Periodical Essay – Feuilles volantes – Moralische Wochenschriften – Fogli moralistici – Prensa moral
Edited By Klaus-Dieter Ertler, Alexis Lévrier and Michaela Fischer
Ce livre contient des contributions en français, allemand, italien, espagnol et anglais.
« SPECTATEURS » ANGLOPHONES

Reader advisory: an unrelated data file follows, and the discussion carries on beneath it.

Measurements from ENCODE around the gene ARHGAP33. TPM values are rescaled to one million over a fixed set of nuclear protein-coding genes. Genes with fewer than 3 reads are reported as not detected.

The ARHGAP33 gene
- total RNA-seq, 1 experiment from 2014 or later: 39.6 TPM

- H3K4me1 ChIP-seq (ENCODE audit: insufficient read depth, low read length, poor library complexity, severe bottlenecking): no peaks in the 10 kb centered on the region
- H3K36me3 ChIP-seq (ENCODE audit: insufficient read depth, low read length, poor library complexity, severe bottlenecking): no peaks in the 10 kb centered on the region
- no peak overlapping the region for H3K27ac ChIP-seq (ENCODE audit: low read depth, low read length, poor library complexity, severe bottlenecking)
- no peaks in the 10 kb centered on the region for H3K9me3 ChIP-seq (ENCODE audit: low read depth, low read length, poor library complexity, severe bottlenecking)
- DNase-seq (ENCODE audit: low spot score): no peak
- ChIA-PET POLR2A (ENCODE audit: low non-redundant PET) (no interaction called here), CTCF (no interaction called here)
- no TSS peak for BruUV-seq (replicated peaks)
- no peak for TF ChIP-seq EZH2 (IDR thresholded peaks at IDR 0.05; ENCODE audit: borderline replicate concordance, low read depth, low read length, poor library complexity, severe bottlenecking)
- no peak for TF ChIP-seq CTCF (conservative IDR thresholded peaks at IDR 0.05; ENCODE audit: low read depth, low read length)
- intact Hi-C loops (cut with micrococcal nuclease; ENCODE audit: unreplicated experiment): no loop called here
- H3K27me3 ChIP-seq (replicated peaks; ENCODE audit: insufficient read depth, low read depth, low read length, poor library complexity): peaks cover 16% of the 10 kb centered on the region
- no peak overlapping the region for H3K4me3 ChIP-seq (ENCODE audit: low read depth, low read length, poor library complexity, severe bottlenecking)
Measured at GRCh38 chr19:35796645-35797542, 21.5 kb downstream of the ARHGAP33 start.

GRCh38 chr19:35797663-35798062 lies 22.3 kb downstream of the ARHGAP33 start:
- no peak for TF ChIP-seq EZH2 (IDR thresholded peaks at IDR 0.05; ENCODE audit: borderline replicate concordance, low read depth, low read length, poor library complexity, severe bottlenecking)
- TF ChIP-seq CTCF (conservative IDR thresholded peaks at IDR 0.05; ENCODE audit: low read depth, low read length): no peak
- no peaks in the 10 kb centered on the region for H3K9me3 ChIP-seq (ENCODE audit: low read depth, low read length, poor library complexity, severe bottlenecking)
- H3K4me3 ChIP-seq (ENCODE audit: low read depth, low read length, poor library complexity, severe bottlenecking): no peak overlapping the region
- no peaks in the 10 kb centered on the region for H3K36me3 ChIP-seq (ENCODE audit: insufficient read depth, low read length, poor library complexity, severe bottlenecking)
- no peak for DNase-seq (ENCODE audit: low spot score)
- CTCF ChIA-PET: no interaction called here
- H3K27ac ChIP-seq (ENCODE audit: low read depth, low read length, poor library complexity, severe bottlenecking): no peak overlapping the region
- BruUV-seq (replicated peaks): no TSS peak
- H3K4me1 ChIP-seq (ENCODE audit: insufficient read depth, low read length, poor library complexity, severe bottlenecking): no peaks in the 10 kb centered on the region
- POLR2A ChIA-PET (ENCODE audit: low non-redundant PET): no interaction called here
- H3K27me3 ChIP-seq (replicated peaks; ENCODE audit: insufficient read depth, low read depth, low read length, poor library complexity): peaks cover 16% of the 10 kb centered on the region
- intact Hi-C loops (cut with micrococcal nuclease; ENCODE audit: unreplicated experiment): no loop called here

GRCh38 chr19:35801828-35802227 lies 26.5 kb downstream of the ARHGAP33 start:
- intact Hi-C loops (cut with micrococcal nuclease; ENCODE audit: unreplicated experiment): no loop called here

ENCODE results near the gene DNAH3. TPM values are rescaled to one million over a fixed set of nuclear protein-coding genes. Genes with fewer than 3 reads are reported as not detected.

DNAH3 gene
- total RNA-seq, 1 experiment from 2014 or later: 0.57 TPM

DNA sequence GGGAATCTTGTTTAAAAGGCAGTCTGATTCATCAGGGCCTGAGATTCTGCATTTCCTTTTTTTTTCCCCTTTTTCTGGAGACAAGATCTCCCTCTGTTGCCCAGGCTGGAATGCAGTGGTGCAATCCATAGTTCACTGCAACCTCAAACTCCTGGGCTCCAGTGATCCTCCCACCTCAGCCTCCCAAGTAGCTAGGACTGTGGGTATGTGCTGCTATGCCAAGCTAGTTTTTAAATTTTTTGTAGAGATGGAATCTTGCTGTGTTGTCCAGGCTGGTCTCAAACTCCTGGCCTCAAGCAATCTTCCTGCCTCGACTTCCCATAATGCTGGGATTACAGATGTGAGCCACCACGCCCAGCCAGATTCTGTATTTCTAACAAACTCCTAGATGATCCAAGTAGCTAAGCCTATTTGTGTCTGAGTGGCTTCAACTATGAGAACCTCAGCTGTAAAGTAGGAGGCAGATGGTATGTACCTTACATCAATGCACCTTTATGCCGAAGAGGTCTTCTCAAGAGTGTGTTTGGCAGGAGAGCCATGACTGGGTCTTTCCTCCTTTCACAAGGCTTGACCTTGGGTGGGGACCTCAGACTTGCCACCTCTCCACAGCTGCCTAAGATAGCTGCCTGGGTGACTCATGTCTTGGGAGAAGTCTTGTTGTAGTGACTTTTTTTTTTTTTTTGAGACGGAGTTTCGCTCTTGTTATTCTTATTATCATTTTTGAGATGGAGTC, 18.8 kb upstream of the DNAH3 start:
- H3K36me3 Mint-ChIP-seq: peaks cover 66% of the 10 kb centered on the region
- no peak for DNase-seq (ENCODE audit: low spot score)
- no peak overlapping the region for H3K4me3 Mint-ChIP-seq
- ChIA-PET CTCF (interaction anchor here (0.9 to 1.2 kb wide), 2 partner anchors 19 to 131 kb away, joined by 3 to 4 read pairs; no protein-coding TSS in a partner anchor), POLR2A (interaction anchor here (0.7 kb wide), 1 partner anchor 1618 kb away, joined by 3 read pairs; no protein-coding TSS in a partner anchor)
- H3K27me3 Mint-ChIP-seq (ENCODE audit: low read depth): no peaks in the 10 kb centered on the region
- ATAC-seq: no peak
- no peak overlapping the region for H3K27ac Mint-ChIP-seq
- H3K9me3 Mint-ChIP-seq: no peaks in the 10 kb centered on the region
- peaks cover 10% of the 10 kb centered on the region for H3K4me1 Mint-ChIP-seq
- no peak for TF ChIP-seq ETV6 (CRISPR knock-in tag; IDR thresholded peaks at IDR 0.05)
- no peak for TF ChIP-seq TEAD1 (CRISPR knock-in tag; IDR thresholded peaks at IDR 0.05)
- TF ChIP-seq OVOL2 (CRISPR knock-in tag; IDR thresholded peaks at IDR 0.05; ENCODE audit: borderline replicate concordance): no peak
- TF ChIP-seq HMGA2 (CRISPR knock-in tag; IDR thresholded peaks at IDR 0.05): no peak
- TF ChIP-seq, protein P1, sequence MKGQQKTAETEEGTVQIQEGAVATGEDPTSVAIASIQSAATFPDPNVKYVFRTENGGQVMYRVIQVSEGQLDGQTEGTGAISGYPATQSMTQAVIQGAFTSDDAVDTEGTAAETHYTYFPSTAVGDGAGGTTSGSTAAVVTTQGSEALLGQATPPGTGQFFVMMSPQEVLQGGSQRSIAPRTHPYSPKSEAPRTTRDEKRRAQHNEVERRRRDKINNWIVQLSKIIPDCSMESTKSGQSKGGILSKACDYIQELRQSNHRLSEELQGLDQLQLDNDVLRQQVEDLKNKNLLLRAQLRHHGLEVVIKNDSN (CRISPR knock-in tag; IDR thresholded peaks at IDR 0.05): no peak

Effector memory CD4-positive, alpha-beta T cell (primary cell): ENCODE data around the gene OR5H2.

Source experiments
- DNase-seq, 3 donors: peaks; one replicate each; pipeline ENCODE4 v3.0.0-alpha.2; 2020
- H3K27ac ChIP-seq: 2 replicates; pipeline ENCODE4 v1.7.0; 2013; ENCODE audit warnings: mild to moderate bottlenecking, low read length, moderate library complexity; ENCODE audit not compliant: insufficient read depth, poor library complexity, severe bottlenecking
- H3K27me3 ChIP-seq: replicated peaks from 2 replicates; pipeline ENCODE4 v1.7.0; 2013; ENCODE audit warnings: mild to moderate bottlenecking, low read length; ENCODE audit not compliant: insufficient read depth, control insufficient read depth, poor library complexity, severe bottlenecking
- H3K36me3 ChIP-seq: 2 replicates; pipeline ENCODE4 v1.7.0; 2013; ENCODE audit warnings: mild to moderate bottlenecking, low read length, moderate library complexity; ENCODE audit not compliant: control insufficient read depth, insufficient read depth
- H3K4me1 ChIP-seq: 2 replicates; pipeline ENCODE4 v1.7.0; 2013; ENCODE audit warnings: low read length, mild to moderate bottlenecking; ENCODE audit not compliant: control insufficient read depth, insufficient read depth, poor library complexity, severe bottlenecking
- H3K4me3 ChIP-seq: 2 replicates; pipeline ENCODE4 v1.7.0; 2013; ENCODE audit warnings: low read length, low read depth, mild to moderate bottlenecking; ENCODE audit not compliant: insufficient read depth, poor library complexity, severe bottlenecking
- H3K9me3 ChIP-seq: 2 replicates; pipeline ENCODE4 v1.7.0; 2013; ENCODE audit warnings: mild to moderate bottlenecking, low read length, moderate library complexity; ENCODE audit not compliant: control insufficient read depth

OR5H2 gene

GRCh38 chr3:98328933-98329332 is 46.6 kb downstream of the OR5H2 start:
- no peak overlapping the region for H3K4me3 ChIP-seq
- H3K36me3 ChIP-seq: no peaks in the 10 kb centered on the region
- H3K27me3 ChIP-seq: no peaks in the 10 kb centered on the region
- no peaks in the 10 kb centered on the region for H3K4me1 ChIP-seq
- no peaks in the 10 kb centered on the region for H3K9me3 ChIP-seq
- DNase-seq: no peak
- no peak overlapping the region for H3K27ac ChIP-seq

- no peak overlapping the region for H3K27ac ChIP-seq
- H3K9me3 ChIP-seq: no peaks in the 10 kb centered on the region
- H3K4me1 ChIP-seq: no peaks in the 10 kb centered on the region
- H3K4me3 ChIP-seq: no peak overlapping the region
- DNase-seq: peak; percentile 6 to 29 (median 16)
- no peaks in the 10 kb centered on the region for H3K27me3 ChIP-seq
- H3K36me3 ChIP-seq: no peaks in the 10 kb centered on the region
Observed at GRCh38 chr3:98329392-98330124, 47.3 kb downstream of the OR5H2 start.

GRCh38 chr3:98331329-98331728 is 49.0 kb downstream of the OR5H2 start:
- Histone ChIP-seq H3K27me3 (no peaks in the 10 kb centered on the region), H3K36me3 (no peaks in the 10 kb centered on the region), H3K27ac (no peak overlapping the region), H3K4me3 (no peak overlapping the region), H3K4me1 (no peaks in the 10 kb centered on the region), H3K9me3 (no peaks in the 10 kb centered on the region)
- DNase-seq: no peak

A Stranger’s Strength – The Spectator in the crowd Amélie Junqua (Amiens) The British Spectator had a short life span – published from 1711 to 1714, it was discontinued for a year and a half in 1712 (March 1, 1711 to De- cember 6, 1712-June 18 to August 23, 1714). Yet its impact was, and remains immense. Following its success in the British Isles, the Spectator reached the New World as well as all the main cultural capitals of the Old, whether in its authentic or adapted form, and continued to be read well into the 19th century. When one ponders on such a discrepancy, one may view the Spectator as a periodical exemplifying excellence both as a com- mercial venture and as a medium of communication, a model of efficien- cy, adaptability and persuasion. In the space of three years, the Spectator developed into a literary canon, a brand name and a prototype for other “Spectators” to come – the various transformations of the spectatorial essay in Europe. The Spectator, for two centuries, came to be known as an epitome of good taste, a by-word of sober analysis tempered with polite amusement – a moral and aesthetic arbiter for its readers. And to a certain degree it may be said to have kept this reputation today. Re-interpreted in the 1960s by academics and literary critics – with Peter Smithers’ biography of Addison and Donald F. Bond’s edition of the Spectator –, the periodical, after a period of disfavour, is now read as a set...
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